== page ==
Protestors attended the council meeting during which they were able to ask some questions and discuss the situation. Photo credit: Coline Béguet / Brno Daily

Another element feeding this rumor is the fact that many of these Roma from Ukraine are Hungarian speakers, but they are from the Hungarian-speaking border area of Ukraine, established in the 1930s and 1940s by Roma people fleeing Nazi occupation in wartime Hungary. In addition, the Hungarian government of Viktor Orban, with the intention of bringing together ethnic Hungarian and Hungarian-speaking minorities living abroad, has widely offered Hungarian nationality to those outside the country, and many Ukrainian Roma have therefore received a Hungarian passport. This situation has also created tensions between Ukraine and Hungary, which led to the expulsion of a Hungarian consul from Ukraine in 2018, qualified as “persona non grata” due to activities inconsistent with his diplomatic status.

Accommodation refused by Ukrainian Roma refugees

Rumours have spread widely on social media that the Ukrainian Roma refugees staying at the Brno train station allegedly refused the help offered by the Czech authorities. This claim is only partially true. While most Ukrainian refugees are offered individual accommodation, those of Roma ethnicity were transported to the former detention center Vyšné Lhoty, in the Frýdek-Místek District of Moravian Silesia. The official justification for this differential treatment was that the Roma were arriving in larger groups, and that Vyšné Lhoty was therefore the most appropriate place to accommodate them. However, this is only true in exceptional cases; most Roma refugees are mothers with their own children who could easily be accommodated as families.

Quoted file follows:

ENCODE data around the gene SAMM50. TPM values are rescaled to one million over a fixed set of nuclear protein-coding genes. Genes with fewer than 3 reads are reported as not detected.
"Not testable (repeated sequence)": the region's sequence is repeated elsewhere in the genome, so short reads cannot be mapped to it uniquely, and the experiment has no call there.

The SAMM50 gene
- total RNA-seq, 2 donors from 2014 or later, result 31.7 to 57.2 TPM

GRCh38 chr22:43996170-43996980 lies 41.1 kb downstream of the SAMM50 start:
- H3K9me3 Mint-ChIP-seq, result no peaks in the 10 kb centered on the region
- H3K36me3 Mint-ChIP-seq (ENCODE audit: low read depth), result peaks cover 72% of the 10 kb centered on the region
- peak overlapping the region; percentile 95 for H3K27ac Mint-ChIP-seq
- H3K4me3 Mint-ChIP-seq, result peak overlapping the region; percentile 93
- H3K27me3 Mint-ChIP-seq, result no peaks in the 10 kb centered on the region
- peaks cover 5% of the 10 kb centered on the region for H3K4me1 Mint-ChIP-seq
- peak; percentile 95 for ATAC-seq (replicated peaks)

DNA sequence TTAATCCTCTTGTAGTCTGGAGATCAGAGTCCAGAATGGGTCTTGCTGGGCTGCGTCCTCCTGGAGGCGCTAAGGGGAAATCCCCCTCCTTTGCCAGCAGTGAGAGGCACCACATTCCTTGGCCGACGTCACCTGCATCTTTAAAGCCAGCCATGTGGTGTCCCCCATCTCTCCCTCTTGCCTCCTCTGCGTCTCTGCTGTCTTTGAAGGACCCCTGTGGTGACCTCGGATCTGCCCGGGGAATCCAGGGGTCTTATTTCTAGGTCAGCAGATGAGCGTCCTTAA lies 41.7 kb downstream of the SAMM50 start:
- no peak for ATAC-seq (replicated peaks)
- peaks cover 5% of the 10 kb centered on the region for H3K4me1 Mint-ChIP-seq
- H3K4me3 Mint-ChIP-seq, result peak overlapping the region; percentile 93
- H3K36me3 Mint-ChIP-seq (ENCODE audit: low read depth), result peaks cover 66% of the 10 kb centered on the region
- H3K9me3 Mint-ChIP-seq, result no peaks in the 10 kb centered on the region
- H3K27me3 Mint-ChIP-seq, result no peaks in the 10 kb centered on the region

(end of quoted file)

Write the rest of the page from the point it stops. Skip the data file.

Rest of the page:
Volunteers and activists from various organisations gave speeches. Photo credit: Coline Béguet / Brno Daily

The prison-like appearance of the remand center, surrounded with barbed wire, frightened many of these refugees, given their unstable and stressful situation as refugees, as well as the history of genocide that the Roma community has suffered. Those who were unwilling to stay in this accommodation have been excluded from the refugee assistance system and are therefore left without resources or assistance, and end up homeless and begging on the streets of Brno.